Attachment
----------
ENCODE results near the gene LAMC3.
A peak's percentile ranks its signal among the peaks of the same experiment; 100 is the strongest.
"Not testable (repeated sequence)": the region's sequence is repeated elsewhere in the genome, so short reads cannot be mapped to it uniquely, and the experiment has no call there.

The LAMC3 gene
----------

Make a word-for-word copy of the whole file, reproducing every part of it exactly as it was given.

ENCODE results near the gene LAMC3.
A peak's percentile ranks its signal among the peaks of the same experiment; 100 is the strongest.
"Not testable (repeated sequence)": the region's sequence is repeated elsewhere in the genome, so short reads cannot be mapped to it uniquely, and the experiment has no call there.

The LAMC3 gene